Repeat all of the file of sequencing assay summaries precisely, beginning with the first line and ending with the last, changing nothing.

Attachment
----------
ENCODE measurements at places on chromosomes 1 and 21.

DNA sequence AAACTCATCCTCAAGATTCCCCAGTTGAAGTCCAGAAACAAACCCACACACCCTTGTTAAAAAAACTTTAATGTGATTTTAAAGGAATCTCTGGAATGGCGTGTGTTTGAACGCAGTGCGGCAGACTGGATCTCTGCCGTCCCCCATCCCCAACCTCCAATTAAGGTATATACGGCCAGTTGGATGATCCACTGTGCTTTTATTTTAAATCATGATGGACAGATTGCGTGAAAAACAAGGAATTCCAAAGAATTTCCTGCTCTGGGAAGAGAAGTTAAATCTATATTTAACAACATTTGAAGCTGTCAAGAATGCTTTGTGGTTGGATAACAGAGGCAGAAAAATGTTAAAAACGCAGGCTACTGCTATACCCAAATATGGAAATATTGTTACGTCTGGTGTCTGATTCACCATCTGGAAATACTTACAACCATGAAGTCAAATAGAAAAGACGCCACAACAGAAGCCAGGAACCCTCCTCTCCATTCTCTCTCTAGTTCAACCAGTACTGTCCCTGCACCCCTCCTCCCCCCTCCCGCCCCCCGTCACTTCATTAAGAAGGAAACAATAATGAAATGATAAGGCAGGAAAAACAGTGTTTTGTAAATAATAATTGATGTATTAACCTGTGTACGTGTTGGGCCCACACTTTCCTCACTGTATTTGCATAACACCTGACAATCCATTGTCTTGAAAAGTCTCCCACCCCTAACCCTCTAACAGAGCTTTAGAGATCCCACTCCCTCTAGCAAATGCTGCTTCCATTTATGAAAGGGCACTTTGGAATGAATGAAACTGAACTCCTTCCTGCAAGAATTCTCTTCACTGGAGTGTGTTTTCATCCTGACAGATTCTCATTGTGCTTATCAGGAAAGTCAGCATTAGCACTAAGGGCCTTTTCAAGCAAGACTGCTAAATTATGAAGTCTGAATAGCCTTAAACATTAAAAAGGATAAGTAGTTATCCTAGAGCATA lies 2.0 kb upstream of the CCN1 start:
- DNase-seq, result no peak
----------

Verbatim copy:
ENCODE measurements at places on chromosomes 1 and 21.

DNA sequence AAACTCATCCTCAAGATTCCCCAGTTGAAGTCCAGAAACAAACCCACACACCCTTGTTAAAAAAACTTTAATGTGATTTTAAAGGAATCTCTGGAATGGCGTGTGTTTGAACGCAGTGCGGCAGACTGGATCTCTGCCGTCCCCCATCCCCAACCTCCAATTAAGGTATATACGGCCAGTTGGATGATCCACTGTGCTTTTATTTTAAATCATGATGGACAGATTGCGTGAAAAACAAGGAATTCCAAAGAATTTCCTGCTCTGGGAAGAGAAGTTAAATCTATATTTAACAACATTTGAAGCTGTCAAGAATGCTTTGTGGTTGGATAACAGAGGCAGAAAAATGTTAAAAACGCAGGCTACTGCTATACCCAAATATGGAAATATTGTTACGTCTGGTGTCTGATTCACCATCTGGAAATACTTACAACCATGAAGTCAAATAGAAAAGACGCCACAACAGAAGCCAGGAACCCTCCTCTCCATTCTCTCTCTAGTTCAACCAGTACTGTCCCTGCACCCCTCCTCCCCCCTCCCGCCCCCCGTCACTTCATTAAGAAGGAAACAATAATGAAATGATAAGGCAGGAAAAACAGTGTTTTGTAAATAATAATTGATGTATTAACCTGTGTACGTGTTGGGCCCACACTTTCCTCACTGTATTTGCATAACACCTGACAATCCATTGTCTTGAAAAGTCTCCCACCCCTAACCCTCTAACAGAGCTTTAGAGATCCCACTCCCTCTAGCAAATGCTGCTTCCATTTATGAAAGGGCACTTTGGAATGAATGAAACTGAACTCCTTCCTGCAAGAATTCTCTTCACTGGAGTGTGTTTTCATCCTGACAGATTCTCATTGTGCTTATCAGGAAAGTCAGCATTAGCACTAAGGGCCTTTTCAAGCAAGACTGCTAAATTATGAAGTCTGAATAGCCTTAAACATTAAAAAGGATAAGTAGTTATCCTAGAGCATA lies 2.0 kb upstream of the CCN1 start:
- DNase-seq, result no peak